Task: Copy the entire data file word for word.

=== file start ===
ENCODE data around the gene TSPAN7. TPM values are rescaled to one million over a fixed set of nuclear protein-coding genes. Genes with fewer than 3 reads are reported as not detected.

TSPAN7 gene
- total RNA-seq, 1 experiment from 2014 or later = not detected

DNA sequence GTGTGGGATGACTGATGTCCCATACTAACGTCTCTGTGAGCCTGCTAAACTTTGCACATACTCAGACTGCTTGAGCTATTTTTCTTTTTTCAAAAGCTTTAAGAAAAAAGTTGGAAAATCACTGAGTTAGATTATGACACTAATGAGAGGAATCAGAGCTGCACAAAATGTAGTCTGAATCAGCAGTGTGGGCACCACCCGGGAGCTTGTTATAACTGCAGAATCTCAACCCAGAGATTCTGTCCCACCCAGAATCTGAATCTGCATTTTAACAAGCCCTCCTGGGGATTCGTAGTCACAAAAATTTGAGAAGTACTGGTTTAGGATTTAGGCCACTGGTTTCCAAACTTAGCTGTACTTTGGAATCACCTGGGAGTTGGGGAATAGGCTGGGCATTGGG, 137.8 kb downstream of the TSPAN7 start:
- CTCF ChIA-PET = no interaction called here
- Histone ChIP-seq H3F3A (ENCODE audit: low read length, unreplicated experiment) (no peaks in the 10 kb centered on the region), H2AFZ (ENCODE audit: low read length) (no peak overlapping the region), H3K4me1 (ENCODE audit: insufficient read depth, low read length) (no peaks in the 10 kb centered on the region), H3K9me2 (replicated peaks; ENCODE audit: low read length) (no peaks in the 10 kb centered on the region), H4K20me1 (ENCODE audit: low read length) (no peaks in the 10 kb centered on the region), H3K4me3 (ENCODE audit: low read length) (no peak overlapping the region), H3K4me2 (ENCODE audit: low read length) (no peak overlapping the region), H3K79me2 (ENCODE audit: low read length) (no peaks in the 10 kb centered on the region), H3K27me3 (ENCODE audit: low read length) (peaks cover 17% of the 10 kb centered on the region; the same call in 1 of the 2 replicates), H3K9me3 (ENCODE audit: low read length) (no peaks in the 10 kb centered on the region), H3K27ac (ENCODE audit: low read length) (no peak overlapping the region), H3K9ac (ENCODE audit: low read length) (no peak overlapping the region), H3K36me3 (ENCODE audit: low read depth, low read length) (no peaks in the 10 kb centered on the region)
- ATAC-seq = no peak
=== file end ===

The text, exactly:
ENCODE data around the gene TSPAN7. TPM values are rescaled to one million over a fixed set of nuclear protein-coding genes. Genes with fewer than 3 reads are reported as not detected.

TSPAN7 gene
- total RNA-seq, 1 experiment from 2014 or later = not detected

DNA sequence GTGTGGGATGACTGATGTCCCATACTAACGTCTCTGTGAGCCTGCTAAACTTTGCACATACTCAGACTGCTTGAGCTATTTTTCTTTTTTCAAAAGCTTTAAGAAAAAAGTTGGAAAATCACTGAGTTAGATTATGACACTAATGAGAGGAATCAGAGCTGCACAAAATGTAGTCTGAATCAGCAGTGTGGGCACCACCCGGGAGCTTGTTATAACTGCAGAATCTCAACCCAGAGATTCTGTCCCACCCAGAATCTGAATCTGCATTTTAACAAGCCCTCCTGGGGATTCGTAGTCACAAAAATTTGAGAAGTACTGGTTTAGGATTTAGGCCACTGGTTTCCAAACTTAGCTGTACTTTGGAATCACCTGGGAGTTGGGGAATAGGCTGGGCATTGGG, 137.8 kb downstream of the TSPAN7 start:
- CTCF ChIA-PET = no interaction called here
- Histone ChIP-seq H3F3A (ENCODE audit: low read length, unreplicated experiment) (no peaks in the 10 kb centered on the region), H2AFZ (ENCODE audit: low read length) (no peak overlapping the region), H3K4me1 (ENCODE audit: insufficient read depth, low read length) (no peaks in the 10 kb centered on the region), H3K9me2 (replicated peaks; ENCODE audit: low read length) (no peaks in the 10 kb centered on the region), H4K20me1 (ENCODE audit: low read length) (no peaks in the 10 kb centered on the region), H3K4me3 (ENCODE audit: low read length) (no peak overlapping the region), H3K4me2 (ENCODE audit: low read length) (no peak overlapping the region), H3K79me2 (ENCODE audit: low read length) (no peaks in the 10 kb centered on the region), H3K27me3 (ENCODE audit: low read length) (peaks cover 17% of the 10 kb centered on the region; the same call in 1 of the 2 replicates), H3K9me3 (ENCODE audit: low read length) (no peaks in the 10 kb centered on the region), H3K27ac (ENCODE audit: low read length) (no peak overlapping the region), H3K9ac (ENCODE audit: low read length) (no peak overlapping the region), H3K36me3 (ENCODE audit: low read depth, low read length) (no peaks in the 10 kb centered on the region)
- ATAC-seq = no peak